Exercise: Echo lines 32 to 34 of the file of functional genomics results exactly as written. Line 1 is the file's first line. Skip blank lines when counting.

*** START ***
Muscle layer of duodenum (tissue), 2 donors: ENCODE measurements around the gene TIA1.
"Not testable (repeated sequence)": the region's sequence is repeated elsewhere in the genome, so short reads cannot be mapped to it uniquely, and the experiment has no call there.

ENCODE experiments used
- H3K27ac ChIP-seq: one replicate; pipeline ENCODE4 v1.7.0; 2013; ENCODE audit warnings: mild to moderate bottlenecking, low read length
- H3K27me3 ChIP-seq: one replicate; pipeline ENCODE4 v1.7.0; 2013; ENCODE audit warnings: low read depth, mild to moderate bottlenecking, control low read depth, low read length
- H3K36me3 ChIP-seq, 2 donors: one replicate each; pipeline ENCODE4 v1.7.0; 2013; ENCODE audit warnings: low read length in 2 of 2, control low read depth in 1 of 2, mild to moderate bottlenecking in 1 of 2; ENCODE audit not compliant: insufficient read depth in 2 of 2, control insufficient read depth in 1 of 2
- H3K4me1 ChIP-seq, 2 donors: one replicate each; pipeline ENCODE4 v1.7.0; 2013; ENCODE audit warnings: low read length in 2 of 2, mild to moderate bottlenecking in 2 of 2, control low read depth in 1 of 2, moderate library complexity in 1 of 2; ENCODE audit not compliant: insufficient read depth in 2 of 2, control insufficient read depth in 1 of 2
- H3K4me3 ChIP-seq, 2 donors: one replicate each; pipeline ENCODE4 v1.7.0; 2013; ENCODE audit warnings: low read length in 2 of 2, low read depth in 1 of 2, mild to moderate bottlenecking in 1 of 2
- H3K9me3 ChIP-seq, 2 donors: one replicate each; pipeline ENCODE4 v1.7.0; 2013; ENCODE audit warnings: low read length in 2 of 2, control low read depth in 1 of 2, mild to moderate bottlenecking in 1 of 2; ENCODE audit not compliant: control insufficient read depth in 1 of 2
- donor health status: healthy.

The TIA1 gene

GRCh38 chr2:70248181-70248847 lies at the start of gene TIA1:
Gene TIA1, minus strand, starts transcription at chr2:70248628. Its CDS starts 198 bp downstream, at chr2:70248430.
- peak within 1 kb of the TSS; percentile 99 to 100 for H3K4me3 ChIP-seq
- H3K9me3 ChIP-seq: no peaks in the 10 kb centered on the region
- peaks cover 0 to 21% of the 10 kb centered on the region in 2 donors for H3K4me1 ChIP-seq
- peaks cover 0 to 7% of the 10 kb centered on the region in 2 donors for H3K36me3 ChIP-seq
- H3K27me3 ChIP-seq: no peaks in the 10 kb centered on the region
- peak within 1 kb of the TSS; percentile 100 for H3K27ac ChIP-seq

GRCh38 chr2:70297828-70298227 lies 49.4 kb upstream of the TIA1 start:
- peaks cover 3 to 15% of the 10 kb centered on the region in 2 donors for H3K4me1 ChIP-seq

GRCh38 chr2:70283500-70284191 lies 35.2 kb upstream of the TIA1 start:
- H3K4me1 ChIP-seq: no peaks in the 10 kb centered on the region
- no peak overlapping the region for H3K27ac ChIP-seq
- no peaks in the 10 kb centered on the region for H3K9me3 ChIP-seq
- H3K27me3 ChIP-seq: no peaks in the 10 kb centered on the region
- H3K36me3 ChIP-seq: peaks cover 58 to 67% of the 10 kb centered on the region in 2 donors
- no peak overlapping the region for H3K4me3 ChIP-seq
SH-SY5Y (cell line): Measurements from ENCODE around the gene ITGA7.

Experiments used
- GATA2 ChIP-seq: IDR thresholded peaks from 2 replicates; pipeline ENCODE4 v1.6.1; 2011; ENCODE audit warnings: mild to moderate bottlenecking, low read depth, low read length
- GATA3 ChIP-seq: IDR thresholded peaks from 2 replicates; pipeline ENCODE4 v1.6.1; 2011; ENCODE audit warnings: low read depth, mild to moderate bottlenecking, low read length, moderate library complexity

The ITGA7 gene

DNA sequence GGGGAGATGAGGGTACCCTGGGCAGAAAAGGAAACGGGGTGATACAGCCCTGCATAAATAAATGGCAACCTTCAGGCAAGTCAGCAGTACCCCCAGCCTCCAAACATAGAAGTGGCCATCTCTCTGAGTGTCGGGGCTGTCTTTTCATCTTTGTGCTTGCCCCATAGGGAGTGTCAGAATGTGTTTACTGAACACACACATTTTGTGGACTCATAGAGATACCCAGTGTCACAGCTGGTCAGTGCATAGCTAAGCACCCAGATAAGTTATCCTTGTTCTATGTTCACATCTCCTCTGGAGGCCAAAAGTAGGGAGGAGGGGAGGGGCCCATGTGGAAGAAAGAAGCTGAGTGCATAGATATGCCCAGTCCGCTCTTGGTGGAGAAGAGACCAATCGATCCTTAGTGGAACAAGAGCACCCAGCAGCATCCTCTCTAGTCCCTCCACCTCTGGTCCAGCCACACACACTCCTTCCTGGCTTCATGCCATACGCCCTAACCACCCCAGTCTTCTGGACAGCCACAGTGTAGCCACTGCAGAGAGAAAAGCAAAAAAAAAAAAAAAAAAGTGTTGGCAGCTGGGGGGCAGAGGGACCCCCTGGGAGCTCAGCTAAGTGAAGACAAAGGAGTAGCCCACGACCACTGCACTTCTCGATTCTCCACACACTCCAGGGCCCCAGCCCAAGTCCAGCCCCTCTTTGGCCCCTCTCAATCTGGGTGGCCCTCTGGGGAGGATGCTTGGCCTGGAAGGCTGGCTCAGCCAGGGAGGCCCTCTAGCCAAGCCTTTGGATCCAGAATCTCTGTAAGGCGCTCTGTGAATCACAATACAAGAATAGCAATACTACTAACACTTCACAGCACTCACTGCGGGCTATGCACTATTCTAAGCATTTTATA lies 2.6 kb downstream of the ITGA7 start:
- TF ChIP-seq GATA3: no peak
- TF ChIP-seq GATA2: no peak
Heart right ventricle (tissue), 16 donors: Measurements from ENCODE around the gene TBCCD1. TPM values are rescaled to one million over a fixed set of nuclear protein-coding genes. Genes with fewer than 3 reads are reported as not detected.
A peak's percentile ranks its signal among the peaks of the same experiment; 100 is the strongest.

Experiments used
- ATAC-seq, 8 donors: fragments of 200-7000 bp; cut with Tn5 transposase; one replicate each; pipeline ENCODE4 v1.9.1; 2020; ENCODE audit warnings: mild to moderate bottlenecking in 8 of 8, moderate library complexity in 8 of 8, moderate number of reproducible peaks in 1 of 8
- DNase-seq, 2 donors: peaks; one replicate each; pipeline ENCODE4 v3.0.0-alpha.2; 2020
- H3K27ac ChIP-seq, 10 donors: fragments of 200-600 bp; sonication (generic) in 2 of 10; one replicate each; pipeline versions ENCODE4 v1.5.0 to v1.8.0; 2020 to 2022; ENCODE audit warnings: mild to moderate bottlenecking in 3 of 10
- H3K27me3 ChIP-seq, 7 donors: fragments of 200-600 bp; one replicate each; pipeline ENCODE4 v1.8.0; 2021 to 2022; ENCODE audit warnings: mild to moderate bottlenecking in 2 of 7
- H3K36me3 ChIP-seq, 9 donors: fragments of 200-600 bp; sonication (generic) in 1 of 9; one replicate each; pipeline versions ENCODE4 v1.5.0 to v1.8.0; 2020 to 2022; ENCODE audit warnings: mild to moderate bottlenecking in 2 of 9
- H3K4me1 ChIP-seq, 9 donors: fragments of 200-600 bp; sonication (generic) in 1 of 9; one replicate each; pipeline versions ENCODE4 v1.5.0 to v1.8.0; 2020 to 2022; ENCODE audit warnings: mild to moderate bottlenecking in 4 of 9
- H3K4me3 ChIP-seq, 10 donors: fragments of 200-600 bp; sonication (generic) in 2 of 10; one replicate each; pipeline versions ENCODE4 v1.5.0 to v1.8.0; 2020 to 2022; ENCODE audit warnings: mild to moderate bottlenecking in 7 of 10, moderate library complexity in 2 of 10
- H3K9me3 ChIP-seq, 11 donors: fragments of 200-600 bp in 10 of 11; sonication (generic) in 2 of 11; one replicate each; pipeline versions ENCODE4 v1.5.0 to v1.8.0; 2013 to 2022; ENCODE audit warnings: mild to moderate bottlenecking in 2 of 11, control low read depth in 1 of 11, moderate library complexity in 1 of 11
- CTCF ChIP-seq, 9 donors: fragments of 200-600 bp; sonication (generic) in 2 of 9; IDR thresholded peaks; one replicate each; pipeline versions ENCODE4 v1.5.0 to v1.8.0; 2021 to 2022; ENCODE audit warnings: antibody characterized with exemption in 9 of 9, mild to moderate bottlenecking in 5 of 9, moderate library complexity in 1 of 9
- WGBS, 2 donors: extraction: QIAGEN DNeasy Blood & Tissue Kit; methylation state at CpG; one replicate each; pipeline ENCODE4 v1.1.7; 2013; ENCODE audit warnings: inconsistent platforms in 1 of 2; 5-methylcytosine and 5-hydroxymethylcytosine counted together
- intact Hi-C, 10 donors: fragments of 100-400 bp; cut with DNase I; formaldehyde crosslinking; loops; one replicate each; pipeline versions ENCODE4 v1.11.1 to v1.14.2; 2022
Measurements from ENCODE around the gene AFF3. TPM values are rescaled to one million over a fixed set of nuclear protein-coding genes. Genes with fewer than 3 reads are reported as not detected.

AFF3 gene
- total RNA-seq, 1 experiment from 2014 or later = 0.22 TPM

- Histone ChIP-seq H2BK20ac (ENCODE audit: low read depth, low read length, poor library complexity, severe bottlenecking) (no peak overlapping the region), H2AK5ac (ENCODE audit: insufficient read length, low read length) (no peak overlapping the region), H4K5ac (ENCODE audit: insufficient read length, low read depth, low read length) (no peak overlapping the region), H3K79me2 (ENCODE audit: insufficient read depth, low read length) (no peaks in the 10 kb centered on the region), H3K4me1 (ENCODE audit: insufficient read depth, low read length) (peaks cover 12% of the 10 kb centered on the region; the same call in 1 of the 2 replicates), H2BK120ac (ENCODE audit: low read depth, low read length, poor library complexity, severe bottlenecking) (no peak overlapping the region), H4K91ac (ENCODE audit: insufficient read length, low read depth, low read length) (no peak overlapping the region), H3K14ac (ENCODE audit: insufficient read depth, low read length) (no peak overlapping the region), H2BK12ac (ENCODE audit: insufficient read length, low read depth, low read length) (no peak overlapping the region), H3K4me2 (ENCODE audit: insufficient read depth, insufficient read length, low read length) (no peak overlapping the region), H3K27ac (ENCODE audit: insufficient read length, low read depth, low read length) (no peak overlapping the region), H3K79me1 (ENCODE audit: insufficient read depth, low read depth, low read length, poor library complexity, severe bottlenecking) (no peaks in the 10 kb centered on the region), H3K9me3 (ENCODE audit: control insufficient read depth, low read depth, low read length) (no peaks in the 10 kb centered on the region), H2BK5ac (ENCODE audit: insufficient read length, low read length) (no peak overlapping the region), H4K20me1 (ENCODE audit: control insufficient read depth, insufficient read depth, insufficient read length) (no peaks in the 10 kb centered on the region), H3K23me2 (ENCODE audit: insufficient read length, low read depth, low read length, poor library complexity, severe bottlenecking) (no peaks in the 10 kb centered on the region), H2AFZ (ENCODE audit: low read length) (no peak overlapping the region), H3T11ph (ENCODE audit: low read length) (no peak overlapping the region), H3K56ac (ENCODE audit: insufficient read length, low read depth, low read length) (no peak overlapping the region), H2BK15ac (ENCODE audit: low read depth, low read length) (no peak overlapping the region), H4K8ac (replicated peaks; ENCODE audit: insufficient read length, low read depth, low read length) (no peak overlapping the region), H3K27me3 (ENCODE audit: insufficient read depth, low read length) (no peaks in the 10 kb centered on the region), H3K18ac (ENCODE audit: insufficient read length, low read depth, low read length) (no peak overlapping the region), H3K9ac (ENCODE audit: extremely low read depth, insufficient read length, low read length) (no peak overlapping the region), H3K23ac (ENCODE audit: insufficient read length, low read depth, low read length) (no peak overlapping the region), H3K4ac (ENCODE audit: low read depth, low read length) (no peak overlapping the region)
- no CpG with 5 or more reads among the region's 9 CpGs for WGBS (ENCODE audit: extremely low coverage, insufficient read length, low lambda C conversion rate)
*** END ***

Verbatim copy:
- GATA3 ChIP-seq: IDR thresholded peaks from 2 replicates; pipeline ENCODE4 v1.6.1; 2011; ENCODE audit warnings: low read depth, mild to moderate bottlenecking, low read length, moderate library complexity

The ITGA7 gene

DNA sequence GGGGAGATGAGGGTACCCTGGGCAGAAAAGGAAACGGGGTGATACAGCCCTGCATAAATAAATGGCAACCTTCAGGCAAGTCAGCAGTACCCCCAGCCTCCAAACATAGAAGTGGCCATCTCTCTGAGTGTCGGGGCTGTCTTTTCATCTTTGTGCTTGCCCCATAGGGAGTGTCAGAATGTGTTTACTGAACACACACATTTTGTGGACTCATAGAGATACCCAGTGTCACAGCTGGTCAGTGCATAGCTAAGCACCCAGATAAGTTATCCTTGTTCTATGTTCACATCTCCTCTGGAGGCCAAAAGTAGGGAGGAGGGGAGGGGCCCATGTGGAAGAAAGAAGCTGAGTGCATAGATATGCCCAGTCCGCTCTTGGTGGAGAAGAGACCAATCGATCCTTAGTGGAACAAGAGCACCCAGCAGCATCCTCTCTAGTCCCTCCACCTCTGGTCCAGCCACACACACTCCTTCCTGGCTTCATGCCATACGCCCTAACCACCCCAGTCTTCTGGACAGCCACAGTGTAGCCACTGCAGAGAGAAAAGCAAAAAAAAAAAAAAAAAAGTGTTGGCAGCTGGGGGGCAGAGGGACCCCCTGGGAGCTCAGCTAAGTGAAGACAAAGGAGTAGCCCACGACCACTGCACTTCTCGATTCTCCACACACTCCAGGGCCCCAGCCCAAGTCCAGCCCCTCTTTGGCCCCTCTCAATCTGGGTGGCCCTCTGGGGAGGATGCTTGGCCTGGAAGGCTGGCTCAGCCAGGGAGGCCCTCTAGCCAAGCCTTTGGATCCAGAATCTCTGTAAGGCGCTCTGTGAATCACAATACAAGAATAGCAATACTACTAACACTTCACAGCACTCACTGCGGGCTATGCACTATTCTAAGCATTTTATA lies 2.6 kb downstream of the ITGA7 start: